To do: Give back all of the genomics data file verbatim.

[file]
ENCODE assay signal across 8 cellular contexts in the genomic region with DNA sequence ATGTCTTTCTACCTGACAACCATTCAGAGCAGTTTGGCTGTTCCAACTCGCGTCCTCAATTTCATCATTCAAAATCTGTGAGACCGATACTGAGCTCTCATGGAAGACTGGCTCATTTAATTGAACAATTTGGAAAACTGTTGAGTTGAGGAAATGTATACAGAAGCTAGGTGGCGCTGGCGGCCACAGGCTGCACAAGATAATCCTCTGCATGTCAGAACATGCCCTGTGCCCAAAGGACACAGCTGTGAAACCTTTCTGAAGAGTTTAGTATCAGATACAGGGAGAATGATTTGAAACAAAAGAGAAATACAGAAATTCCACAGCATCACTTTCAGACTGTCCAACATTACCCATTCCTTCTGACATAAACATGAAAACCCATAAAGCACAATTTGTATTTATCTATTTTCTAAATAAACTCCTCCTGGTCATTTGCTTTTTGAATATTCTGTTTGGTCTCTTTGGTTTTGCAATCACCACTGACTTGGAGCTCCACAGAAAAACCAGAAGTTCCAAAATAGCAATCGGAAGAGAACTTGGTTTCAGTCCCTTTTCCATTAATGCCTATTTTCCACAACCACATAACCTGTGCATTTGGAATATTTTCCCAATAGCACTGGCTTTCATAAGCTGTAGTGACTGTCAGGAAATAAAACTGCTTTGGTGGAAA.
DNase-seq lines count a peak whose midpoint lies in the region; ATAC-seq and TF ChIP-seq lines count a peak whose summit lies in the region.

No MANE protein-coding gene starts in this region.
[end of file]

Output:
ENCODE assay signal across 8 cellular contexts in the genomic region with DNA sequence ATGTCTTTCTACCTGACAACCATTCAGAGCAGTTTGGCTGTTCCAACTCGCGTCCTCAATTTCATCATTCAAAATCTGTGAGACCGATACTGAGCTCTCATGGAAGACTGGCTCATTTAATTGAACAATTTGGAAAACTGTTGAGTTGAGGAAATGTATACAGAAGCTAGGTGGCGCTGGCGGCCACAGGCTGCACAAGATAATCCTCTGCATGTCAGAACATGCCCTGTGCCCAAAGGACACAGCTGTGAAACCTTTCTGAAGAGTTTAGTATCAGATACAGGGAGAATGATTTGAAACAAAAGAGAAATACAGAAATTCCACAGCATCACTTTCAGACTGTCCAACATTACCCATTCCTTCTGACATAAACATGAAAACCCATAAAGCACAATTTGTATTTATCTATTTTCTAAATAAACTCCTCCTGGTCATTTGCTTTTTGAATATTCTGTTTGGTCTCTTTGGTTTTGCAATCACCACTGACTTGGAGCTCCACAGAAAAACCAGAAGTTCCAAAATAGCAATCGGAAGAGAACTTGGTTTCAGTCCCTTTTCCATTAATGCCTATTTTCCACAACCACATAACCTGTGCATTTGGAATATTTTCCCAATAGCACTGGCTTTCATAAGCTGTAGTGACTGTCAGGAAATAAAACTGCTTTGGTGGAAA.
DNase-seq lines count a peak whose midpoint lies in the region; ATAC-seq and TF ChIP-seq lines count a peak whose summit lies in the region.

No MANE protein-coding gene starts in this region.